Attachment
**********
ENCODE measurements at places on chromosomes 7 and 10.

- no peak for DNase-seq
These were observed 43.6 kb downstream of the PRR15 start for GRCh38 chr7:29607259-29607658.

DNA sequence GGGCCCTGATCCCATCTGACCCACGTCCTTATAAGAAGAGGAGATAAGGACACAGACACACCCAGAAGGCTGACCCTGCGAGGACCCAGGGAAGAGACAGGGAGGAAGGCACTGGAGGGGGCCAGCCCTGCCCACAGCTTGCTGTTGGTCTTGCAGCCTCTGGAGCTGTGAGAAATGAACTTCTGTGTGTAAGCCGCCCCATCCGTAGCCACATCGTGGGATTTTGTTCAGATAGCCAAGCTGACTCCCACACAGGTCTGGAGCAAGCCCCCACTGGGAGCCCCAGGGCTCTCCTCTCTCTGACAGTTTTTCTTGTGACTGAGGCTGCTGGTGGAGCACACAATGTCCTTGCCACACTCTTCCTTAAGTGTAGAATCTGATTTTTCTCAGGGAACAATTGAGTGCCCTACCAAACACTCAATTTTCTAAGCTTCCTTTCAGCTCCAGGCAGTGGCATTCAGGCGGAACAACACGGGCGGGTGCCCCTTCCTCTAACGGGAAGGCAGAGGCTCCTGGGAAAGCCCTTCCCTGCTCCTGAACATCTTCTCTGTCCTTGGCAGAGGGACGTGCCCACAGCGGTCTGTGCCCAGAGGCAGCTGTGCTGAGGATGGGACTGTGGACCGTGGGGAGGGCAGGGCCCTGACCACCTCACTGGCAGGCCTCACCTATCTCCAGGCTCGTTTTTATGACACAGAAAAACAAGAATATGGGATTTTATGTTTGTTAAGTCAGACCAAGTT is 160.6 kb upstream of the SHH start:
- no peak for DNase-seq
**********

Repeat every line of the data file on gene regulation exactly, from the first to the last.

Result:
ENCODE measurements at places on chromosomes 7 and 10.

- no peak for DNase-seq
These were observed 43.6 kb downstream of the PRR15 start for GRCh38 chr7:29607259-29607658.

DNA sequence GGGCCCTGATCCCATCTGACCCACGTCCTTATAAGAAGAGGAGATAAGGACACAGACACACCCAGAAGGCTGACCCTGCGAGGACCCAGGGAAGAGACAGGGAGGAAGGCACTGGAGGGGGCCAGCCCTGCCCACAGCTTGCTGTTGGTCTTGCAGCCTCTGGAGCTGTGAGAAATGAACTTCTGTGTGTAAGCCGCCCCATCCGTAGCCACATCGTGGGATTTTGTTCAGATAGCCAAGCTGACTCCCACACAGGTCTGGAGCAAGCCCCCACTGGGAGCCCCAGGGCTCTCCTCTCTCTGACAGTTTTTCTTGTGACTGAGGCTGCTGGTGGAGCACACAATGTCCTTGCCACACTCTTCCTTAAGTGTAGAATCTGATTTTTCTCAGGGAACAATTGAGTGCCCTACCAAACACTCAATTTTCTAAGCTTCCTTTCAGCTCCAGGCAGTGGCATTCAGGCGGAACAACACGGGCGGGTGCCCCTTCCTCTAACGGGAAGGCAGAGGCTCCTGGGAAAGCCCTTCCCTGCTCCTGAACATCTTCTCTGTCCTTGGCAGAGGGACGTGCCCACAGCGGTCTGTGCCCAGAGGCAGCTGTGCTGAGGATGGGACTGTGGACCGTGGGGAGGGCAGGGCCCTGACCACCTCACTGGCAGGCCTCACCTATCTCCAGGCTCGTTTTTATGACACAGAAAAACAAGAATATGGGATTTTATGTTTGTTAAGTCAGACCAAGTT is 160.6 kb upstream of the SHH start:
- no peak for DNase-seq